And that’s a wrap. Well, almost. I need to bump up the amplification on the headlights and decal the model, but other than that, it is finished! The entire point of the exercise was a proof of concept on an accurate modern emergency vehicle lightbar, and boy oh boy did I learn a lot along the way. I’ll list those things after the video.
As the prototype of what is sure to be many incarnations to come, I dub this ’07 Ford Shelby GT500 my ‘Demonstrator‘! Please ignore the 8xAA battery pack on the side. Normally, this car can be powered by a 9V that fits nicely into the engine compartment, but I was plumb out of 9V batteries. Yes, there’s some in the house smoke detectors, but Murphey’s Laws have taught me a thing or two, so I left those 9Vs where they were 🙂 Anyways, using a 8xAA power supply tested the circuitry against a 12V source, so it’s all good! Enjoy:
Demonstrator: 1:24 Model Whelen Liberty Police Lightbar from claymore1977 on Vimeo.
The lightbar project work continues! All the proper ohm value SMD resistors *finally* arrived in the mail, and a few short evening work sessions later, the resistors are in place, dud LED light modules replaced and leads carefully soldered in… we have an operational Lightbar!
Now, the front 3 Red and 3 Blue are electrically different than the rear 3 Red and 3 Blue, so add in the working center takedown and 2 alley lights, there are 15 independent LED modules on this bar. However, the software that was on the MSP430 I hooked them up to only was written for the front 3 Red and 3 Blue only, so the bar is not flashing at its full potential…. yet!
Here’s a short video that’s a bit out of focus. I didn’t catch the focus issue when I uploaded it because it was well past midnight 🙂 Once I update the software I’ll film a higher quality version.
1:24 Model Whelen Liberty Police Lightbar from claymore1977 on Vimeo.
Work on the 1:24 Whelen Liberty Lightbar continues. My order of 0805 SMD resistors I ordered from Garrett Electronics Corporation via Amazon.com arrived in the mail yesterday, so I was able to mount them onto the lightbar. Goodness me those things are small! I’ve got to find some better techniques at soldering if I want to ever tackle a project using 0603 LEDs/resistors….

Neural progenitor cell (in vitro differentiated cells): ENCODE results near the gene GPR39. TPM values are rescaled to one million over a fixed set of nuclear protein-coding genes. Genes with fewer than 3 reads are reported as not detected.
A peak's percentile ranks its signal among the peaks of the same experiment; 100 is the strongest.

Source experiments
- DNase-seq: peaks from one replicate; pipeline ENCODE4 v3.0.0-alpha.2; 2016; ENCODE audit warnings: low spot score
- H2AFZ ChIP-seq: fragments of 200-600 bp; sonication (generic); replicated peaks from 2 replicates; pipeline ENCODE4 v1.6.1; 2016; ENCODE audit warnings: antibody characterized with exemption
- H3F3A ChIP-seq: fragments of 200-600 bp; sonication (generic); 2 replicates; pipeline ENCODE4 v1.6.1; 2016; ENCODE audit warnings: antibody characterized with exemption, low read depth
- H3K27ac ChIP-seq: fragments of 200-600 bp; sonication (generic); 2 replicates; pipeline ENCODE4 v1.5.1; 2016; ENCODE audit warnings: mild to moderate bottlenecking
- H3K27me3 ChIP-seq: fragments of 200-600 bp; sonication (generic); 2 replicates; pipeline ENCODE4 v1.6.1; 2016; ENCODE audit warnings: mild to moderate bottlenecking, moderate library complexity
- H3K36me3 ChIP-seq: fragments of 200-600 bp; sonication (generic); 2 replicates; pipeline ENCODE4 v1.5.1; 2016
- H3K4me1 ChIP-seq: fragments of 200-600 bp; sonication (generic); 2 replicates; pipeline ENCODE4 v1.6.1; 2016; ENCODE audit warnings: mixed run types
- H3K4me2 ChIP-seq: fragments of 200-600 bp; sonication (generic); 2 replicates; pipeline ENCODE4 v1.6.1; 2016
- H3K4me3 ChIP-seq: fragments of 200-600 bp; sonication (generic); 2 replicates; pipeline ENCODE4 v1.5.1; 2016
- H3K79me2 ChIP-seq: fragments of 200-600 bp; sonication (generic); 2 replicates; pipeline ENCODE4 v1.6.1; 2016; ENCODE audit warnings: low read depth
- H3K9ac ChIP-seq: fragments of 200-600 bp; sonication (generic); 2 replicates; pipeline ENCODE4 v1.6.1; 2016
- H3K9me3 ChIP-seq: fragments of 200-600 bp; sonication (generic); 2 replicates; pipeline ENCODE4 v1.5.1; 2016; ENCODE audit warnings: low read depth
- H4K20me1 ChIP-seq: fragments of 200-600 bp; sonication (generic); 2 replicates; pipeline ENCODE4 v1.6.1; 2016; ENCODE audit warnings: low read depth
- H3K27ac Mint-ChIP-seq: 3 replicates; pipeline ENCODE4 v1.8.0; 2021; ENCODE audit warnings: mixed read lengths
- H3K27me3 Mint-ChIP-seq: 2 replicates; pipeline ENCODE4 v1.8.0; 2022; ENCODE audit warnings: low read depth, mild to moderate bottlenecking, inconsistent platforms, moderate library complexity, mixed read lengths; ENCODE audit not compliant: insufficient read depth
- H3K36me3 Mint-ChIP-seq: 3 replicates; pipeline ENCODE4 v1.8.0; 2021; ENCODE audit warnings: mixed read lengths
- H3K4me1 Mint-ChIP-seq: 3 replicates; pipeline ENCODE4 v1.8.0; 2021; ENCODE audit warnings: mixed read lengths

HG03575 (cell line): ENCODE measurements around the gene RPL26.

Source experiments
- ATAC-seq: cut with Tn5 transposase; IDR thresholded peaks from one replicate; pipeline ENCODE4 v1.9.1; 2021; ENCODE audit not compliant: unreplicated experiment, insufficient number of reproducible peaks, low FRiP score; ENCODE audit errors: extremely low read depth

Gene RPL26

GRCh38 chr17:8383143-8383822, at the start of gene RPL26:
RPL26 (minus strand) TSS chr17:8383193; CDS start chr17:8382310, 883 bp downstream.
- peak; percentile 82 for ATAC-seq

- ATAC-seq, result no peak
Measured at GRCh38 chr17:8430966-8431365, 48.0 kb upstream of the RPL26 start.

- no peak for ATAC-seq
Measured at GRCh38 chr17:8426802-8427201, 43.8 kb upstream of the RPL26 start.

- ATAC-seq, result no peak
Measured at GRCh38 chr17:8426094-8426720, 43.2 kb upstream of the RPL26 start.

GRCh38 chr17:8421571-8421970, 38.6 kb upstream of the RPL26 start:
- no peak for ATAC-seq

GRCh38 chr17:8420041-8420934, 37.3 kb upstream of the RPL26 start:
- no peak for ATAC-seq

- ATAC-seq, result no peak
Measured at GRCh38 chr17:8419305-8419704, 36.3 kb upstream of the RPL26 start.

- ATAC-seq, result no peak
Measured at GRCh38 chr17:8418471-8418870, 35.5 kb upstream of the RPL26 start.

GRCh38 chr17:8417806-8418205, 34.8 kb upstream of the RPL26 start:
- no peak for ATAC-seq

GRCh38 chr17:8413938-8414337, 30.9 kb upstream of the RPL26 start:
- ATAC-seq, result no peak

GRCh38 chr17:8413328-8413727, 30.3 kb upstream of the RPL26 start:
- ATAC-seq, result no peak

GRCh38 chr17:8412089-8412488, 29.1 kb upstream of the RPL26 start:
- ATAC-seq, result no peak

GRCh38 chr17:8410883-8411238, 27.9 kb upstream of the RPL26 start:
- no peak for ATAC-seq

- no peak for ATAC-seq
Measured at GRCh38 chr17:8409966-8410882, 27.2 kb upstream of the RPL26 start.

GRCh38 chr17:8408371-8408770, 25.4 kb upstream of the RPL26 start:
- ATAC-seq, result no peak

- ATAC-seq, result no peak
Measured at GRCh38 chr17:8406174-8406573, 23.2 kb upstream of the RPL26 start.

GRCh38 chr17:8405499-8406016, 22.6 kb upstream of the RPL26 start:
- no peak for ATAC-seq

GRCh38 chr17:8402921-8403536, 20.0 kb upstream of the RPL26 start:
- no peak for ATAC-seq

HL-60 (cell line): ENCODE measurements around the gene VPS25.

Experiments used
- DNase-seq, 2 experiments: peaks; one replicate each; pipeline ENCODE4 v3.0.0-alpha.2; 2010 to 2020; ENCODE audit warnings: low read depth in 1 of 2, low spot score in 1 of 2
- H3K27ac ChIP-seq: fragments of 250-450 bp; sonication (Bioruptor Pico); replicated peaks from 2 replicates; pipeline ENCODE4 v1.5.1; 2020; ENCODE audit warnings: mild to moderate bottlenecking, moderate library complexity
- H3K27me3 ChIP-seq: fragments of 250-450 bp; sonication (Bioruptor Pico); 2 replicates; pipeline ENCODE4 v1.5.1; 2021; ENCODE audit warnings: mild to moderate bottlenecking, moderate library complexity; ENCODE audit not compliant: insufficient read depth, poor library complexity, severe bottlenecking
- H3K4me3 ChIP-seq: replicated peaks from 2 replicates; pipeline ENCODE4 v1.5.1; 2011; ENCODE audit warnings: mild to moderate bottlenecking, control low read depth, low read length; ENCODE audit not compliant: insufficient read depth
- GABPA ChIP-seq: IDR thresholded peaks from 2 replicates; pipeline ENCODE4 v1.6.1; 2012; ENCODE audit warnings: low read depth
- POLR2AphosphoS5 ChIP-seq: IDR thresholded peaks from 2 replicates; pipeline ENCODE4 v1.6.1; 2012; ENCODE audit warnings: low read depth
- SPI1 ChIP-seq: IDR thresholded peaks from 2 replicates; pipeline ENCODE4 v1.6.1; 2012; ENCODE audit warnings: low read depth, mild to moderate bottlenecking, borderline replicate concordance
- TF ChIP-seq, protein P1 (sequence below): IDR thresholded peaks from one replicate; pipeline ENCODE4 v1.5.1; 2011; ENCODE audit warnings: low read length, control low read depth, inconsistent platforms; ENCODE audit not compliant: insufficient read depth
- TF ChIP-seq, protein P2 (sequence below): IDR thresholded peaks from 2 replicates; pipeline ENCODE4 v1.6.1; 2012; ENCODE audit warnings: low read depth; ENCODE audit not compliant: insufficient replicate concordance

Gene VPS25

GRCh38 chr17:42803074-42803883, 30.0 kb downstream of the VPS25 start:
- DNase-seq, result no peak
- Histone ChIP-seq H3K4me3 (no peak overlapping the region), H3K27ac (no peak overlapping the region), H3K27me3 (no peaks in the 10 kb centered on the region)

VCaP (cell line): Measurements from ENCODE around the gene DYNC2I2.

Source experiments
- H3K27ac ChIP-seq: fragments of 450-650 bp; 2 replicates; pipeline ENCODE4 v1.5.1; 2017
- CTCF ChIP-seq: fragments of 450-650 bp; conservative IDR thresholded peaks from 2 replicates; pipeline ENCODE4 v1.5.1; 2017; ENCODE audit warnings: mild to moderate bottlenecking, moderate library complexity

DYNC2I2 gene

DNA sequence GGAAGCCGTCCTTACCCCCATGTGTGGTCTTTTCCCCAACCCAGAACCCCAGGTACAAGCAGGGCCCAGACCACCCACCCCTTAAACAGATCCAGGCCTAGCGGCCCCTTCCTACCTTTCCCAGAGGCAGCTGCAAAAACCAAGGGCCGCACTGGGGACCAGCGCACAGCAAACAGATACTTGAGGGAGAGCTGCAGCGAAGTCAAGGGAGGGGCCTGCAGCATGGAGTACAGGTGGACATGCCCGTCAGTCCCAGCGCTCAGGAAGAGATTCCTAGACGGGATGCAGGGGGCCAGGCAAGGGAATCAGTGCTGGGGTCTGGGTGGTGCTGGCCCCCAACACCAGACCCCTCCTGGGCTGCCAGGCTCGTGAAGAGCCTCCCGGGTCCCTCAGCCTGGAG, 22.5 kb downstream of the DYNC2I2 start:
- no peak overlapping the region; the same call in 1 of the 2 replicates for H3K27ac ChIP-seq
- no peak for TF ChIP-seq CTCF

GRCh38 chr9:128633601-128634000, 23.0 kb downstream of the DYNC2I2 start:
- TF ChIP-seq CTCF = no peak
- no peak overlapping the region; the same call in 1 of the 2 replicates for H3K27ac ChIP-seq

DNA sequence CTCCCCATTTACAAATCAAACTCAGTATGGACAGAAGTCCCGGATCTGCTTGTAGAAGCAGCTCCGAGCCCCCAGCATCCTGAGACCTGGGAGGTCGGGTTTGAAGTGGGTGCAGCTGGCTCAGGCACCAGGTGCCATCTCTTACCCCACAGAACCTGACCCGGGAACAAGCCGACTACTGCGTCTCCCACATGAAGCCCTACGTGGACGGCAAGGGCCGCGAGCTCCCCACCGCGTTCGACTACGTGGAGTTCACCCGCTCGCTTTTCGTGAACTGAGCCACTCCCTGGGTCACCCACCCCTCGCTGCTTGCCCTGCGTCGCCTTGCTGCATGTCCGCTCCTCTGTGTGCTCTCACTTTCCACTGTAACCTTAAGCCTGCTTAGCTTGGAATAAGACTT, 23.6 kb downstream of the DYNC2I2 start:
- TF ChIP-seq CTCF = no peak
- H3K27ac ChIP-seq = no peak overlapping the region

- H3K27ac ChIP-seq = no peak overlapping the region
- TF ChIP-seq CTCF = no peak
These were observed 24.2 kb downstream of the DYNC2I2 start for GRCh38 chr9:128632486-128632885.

My apologies for the dark pictures, but I haven’t figured out a good lighting solution yet and the iPhone camera really works best with a lot of light.
Here is a shot of them mounted on the underside of the light bar. The lightbar itself is only 50mm wide, 10mm deep and 4mm tall. Talk about a pain to solder in place!
Here is a project idea for some of you. If you are anything like me and you are experimenting with an Arduino or TI Launchpad for the purposes of your model railroad, then you likely find yourself adding and removing LEDs and associated resistors to/from breadboards over and over again. So it dawned on me: Why not solder some LEDs and appropriate resistors for a 3.3V source onto a spare PCB project board and slap some headers on there? Well, since I was waiting for some parts for other MSP430 projects, I did just that!
Well, the last lightbar was a technical success that met with an unfortunate fate when it shifted inside it’s resin cast. Really, it is a shame because I was very happy with it. But with every failure comes knowledge and lessons learned, so I am moving on without too much angst.
I have targeted a prototype model light bar (Liberty™ SR WeCan® Series Super-LED®) and have also figured out a better manufacturing process. Still not fool proof and does not yield a perfect ‘machine made’ look, but it is infinitely better than last time. Solder traces are much smaller and more accurate. There are 60 LEDs (1206 SMD) this time around grouped into 15 groups and include a Takedown light and left/right Alley lights. At 1:24, the lightbar measures about 44mm wide, 10mm deep and 3mm tall. Keeping the ‘tall’ measurement down in order to mimic the very low profile of the prototype is harder than it appears!
Soldering 1206 SMD LEDs by hand is a bit of a pain, but with practice, I’m getting better. I am still having trouble fathoming soldering 0805’s or 0603’s by hand… yikes.
I’m waiting on some SMD resistors to solder onto the underside of the lightbar, then I’ll have the green light to finish wire it up and test the software.
I’m having a blast!